In new research, we explore the way immigrants fit into these existing racial divides by looking at the intersection of gender, skin color and race in immigrants’ employment possibilities. We find that for male immigrants, darker skin color has a substantial negative effect on employment, while for women skin color had no effect on employment.

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Image: UNICEF Ukraine via Wikimedia Commons

by Christiane Bode, Jasjit Singh and Michelle Rogan

The essence of capitalism is that companies create value for society by focusing on their own profits. However, this narrative has increasingly come under pressure taking the form of protests and boycotts. In response to societal backlash and due to the emerging belief of managers that firms do have societal responsibilities beyond those that naturally emerge from their profit motives, companies are in turn launching initiatives with explicitly stated social impact objectives.

Indeed, current popular wisdom suggests that such explicit corporate social engagement could ultimately benefit not only society but also firms. If corporate employees want to “have their cake and eat it too” – in other words, to have a corporate career and be directly involved in making a visible contribution to society – then social engagement could benefit firms while benefiting society.

To test this argument, in an article recently published in Organization Science, we examine whether participation by corporate employees in an initiative with an explicit social impact objective is positively correlated employee retention, a key performance outcome for many firms.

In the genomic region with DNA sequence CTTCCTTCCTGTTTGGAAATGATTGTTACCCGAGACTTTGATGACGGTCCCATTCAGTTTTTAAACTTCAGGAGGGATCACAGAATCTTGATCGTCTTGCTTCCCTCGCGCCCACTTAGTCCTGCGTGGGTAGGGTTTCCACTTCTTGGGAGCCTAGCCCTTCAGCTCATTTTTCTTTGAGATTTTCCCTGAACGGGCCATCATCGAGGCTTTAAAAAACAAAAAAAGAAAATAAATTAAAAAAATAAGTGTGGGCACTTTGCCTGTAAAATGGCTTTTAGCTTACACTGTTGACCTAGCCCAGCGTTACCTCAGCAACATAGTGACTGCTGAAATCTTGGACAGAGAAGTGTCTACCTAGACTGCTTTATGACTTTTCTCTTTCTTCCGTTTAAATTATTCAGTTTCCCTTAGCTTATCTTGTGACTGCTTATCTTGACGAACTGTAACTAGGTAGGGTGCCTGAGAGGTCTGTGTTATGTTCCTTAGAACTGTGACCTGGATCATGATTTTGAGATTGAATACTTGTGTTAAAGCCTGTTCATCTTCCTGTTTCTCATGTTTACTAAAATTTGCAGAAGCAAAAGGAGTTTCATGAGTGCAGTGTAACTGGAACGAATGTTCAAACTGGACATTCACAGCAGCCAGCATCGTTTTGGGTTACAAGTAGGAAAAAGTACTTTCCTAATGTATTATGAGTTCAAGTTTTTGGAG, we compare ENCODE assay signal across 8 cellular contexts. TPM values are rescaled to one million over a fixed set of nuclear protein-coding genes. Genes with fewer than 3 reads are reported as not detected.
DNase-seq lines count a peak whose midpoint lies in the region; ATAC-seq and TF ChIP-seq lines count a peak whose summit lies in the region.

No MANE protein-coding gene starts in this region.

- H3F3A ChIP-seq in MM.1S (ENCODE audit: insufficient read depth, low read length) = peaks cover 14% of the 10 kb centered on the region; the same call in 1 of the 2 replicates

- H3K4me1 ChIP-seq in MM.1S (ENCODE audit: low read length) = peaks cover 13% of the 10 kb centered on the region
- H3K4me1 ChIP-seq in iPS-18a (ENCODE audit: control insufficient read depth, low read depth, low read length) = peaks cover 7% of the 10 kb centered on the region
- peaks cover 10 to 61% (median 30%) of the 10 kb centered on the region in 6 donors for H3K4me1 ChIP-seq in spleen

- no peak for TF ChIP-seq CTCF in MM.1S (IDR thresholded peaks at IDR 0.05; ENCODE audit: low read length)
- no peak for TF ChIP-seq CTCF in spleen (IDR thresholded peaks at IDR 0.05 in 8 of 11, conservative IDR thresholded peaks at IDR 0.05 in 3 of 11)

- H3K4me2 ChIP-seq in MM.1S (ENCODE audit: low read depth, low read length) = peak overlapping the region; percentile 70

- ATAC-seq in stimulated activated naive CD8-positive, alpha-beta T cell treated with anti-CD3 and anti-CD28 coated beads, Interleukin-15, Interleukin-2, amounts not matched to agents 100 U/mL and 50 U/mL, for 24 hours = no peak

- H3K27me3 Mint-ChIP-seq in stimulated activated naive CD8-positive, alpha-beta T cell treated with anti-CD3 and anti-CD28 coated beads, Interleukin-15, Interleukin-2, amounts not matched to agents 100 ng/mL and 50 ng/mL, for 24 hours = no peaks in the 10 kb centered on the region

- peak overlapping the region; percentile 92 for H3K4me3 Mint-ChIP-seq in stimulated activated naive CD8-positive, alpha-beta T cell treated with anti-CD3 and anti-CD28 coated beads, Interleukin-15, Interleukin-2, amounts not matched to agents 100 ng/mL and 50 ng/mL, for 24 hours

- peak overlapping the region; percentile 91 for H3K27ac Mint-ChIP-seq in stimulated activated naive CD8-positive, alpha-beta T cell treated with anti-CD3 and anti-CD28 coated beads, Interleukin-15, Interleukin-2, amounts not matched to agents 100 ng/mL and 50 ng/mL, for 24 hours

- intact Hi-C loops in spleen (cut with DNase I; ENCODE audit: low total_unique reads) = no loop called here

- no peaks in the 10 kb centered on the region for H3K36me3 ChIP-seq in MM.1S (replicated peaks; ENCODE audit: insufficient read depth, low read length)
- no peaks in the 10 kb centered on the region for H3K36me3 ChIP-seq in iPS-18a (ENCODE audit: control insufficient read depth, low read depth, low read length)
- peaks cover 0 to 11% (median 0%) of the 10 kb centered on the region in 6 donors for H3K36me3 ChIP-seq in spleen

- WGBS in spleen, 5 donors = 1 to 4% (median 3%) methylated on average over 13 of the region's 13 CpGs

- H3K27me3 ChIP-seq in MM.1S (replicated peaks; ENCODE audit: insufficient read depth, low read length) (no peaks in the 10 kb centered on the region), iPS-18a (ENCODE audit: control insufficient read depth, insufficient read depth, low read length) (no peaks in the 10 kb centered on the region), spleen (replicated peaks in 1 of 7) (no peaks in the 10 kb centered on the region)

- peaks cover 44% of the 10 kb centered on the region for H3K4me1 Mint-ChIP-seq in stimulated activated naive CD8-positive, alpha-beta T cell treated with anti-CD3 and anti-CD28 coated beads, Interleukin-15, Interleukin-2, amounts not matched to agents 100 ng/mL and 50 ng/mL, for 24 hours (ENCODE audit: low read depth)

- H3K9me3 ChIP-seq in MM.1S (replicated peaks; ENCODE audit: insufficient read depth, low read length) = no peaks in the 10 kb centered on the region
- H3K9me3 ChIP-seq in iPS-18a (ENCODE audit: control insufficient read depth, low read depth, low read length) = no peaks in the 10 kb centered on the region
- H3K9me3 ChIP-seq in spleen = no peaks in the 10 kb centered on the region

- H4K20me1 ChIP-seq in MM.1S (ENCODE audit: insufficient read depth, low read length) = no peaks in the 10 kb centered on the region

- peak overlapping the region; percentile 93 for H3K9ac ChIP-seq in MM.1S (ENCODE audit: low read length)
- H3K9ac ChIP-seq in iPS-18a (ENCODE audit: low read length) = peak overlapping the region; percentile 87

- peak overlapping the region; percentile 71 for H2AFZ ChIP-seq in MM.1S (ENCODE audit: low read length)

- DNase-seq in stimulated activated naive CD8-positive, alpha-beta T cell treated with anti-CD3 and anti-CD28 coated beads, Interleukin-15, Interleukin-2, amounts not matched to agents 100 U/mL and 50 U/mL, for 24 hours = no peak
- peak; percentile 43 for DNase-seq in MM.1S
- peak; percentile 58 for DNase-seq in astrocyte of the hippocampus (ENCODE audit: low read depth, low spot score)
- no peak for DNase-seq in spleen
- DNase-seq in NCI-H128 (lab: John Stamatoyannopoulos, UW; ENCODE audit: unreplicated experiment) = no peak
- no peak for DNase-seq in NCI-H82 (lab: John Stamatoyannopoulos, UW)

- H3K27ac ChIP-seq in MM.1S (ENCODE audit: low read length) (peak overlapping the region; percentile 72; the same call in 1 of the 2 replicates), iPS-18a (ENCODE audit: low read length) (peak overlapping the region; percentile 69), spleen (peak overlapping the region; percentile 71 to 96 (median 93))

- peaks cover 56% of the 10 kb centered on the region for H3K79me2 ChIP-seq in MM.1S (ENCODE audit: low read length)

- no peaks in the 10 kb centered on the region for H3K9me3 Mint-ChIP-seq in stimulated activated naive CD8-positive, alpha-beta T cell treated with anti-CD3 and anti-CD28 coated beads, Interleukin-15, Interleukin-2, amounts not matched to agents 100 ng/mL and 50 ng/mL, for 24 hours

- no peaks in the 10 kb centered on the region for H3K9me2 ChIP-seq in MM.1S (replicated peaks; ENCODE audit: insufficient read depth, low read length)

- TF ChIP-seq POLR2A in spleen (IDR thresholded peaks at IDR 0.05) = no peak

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Image: Steve Rhodes via Flickr (CC-BY-NC-SA-2.0)

by Jiwook Jung

In February, 1993, IBM, the world’s largest computer maker, announced that it would order the first layoffs in its then 80-year history. In the face of tougher international and domestic competition, the company had suffered from a steady decline in profitability and slow growth throughout the 1980s; workforce adjustment and cost reduction seemed warranted. Nevertheless, IBM’s decision marked a drastic departure from its acclaimed tradition of lifetime employment. Throughout its history, it had prided itself on caring for its employees. Seen in a broader context, however, what was truly remarkable was the fact that the company had managed to avoid layoffs for so long; most of its peers had already accepted the practice as necessary.

Indeed, corporate America had experienced waves of downsizing since the 1980s. And even before the 1980s, firms made layoffs during economic downturns. But the 1980s marked a sea change in the layoff policy of large US companies. Whereas layoff had previously meant temporary suspension of employment with an explicit or implicit agreement that laid-off workers would be called back when economic situations improved, it has recently come to mean permanent termination (see Figure 1 below). Moreover, unlike in the past, even healthy, profitable companies have begun to engage in downsizing. For instance, in 1993 Xerox announced its plan to cut 10,000 jobs or nearly 10 percent of its work force, although the company had been consistently profitable before the announcement. Its CEO explained that in order to compete effectively, the company would have to be lean and flexible.